How to become a good project manager
As a project manager, you need a broad outlook, a sense of the significant details, a good understanding of the client’s needs and the ability to motivate your project members on both a professional and collegial level. The requirements for the role are comprehensive, as customer satisfaction, quality, time and economy must form a synthesis without compromising empathy for the individual. But if you demonstrate the abilities, there are no limits to what you can venture into. Here, you’ll get five good recommendations for how you can work towards becoming a project manager.
By Ib Enevoldsen, Managing Director, Ramboll Denmark
Establish your professional foundation first
It takes an eye for detail to get a sense of the whole. To manage the big projects, it’s not enough to be well organised and structured. Your technical and practical foundation must also be in order. So allow yourself time to gain thorough professional experience in the early years of your career – first within your own field of expertise and later in other fields as well. In doing this, you will begin to understand the synergies and mutual needs.
When you work as a project manager, you need the skill to understand and appreciate the expertise of others, even if you cannot do what they do yourself. This enables you to identify all the challenges for the task in question, provide a good overview, and make the different specialists work together to find the best solution for the client.
Have a talk with ‘the others’
If you aspire to replace your specialist spectacles with a project manager’s cap, it’s a good idea to take an interest in the interface with other professions working on the same projects as you are. It’s not enough to know it’s there. Grasping both the technical aspects and the human drivers are at least as important. Look at the other professions and try to understand what they have at stake. What motivates them, and what forms the basis for how they work and think? Your interest in who we work for and who we are working with should match your interest in the work we do. In this way, you will begin to train yourself to think in integrated wholes.
Engage your team and throw light on professional disagreements
Projects are typically about development and change, so be careful not to commit yourself to ‘the right solution’ too quickly and be receptive to the views of other professional groups. Throw light on any professional disagreements so that all potential advantages and disadvantages of a given solution are heard. This will provide a new and more nuanced view of possible solutions. And equally important, it will entail that all participants experience greater co-ownership of the chosen solution and therefore, a better starting point for quality in the project.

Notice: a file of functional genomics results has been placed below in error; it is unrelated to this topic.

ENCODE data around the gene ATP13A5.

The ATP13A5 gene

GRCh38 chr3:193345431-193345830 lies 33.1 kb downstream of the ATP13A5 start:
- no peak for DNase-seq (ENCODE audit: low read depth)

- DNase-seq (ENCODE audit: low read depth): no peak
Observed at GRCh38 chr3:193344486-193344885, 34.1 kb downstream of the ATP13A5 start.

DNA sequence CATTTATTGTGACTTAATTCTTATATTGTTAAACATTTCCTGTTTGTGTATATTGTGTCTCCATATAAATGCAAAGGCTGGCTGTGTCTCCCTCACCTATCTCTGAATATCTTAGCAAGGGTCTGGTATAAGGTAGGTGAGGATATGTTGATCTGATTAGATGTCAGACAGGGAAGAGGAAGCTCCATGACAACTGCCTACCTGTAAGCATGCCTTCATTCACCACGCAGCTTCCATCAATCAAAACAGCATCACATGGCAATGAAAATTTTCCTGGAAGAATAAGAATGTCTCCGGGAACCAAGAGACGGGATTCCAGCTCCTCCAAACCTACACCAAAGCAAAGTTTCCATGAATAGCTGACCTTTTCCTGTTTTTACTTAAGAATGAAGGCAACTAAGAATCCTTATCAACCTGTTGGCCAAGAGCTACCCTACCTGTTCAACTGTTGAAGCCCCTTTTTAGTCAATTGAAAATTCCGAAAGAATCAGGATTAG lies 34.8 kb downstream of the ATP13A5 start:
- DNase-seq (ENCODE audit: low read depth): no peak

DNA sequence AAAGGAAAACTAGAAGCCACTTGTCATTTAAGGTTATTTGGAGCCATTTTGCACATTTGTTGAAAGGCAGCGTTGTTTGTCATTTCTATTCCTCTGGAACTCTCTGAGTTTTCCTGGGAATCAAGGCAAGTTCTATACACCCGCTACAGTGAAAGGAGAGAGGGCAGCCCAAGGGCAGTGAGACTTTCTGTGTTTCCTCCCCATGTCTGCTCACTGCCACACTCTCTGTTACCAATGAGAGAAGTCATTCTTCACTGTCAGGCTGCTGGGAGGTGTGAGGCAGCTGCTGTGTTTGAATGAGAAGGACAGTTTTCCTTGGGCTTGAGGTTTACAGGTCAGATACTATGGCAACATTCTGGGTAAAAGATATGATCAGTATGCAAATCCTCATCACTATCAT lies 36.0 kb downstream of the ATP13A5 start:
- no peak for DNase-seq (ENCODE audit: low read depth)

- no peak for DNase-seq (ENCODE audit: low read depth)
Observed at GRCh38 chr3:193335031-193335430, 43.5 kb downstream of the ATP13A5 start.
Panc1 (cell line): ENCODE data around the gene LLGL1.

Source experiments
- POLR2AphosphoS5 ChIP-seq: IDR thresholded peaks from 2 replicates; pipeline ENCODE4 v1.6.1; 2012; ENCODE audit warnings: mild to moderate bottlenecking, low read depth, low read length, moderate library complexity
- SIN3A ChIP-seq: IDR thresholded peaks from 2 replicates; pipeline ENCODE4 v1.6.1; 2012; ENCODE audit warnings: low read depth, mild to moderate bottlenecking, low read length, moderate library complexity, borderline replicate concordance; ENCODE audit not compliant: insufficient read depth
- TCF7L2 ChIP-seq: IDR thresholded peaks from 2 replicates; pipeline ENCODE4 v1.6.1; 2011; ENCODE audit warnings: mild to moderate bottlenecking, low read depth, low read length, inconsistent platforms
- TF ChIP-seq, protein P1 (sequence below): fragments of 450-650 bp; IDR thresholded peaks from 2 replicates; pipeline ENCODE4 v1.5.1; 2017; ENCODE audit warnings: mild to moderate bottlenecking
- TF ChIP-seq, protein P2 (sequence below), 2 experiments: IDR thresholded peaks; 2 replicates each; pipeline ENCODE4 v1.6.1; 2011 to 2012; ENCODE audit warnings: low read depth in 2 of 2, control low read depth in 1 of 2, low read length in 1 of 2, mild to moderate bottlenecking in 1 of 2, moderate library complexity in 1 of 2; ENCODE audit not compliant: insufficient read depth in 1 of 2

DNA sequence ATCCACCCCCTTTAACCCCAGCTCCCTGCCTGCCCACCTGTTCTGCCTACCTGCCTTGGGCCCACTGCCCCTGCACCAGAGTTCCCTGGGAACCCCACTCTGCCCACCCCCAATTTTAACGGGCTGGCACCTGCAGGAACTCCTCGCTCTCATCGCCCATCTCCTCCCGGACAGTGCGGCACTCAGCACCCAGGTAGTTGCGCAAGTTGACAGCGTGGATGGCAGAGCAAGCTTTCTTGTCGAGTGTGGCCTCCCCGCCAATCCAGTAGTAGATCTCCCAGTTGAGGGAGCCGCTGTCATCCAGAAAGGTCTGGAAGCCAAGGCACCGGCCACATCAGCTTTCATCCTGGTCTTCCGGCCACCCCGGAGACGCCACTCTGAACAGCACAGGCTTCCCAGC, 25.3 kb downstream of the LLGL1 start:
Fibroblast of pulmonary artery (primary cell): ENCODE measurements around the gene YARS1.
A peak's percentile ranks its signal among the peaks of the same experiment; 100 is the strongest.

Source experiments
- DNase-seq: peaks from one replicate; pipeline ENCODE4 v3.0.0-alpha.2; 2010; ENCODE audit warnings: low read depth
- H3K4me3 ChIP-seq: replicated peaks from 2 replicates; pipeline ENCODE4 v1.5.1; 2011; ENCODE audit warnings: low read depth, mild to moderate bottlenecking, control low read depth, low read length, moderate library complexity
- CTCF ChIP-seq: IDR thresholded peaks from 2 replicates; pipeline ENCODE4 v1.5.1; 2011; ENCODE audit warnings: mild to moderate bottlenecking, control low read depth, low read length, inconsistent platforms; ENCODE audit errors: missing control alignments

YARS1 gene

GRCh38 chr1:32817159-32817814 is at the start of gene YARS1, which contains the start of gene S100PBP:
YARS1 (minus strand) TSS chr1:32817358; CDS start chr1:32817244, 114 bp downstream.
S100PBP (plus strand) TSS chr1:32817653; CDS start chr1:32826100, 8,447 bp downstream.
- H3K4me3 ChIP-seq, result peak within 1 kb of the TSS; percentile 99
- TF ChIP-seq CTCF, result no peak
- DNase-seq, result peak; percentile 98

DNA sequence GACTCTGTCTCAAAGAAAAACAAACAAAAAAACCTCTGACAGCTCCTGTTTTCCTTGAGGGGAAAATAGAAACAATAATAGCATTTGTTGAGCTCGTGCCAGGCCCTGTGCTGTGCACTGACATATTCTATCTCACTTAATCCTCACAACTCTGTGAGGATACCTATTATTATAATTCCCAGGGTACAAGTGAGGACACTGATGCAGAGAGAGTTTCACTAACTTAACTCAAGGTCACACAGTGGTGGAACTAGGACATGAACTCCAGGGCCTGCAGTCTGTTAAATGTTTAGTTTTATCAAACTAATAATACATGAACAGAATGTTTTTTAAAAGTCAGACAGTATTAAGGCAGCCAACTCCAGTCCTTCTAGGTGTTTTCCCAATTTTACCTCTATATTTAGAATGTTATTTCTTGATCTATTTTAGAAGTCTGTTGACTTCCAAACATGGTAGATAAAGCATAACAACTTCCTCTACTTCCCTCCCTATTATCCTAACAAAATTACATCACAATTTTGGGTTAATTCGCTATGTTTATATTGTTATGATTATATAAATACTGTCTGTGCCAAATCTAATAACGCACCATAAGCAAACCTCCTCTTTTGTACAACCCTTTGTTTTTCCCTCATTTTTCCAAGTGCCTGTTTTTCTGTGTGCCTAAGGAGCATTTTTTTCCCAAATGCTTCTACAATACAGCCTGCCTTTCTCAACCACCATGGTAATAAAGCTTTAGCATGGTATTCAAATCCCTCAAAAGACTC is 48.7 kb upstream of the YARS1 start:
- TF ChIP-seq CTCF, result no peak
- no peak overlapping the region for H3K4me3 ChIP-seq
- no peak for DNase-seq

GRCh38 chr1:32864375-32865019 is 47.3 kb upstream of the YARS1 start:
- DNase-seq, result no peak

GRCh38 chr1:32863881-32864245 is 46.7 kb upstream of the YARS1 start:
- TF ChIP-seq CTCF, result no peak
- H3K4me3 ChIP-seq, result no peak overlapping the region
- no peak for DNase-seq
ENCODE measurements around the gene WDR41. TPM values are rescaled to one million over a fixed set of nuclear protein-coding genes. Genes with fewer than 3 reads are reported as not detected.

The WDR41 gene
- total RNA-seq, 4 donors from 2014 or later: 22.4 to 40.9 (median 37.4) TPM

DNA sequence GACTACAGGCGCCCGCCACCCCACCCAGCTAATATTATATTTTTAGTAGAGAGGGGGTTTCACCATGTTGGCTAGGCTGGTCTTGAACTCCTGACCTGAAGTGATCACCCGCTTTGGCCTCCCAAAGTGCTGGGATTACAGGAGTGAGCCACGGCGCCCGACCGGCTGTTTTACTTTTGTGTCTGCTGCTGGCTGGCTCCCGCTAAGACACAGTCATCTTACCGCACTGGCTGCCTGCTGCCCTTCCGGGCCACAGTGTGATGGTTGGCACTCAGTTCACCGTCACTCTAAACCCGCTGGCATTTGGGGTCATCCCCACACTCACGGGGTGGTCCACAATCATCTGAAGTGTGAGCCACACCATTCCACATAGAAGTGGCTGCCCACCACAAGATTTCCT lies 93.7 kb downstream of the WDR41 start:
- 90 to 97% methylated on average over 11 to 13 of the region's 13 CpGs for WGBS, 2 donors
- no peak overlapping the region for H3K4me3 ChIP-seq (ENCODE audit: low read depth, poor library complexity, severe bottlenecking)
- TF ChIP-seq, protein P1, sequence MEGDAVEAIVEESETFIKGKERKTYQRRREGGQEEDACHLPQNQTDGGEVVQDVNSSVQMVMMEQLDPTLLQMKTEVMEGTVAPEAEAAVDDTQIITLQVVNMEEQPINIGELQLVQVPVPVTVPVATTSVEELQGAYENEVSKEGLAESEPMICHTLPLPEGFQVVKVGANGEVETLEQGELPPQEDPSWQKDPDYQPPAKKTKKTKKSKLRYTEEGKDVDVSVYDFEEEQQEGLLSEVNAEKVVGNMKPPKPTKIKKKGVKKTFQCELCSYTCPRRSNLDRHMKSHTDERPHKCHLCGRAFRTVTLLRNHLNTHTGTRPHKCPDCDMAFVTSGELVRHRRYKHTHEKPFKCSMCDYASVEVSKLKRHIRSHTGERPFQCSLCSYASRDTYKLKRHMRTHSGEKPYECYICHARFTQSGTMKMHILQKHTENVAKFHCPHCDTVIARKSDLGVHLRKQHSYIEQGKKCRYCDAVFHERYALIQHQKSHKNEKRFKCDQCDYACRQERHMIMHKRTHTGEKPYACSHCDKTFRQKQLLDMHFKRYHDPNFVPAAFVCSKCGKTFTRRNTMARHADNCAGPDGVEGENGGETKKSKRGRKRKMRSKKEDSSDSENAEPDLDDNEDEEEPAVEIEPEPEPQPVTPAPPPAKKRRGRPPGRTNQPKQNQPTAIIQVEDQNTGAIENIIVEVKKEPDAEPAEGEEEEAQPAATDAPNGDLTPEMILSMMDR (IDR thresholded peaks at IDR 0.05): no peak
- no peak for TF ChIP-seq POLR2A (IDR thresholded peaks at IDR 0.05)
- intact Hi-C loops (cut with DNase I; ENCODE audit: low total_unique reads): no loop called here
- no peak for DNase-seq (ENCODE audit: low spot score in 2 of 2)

Respect your company’s project model
In order to function optimally in the role as project manager, it’s necessary to have a project model and a well-functioning toolbox, to strengthen your day-to-day project management. A project model ensures that projects are carried out according to an overriding framework, for the benefit of our clients. It should warrant effective management and make goals, scope and progress clear at the same time. Familiarise yourself thoroughly with the company’s project model and show that you understand and respect both the product, the time and the budget. The most important step you can take towards becoming a project manager is to demonstrate that you can manage your own time within the framework the company provides.
Take responsibility for your own management
For the employees working on a project, it can sometimes be unclear precisely how the overall task should be solved. As a result, people may end up with too much on their plate because they don’t know what to prioritise. At the same time, few project managers have time to delimit all tasks in every detail. Therefore, it’s important that you take responsibility for managing your own time first, in the role as a project worker. Seek influence on your tasks and make clear agreements with your project manager about responsibilities and expectations. In other words, assume responsibility for establishing the success criterion for what you need to get done. In this way, you help yourself be managed, and consequently develop your own ability to manage others.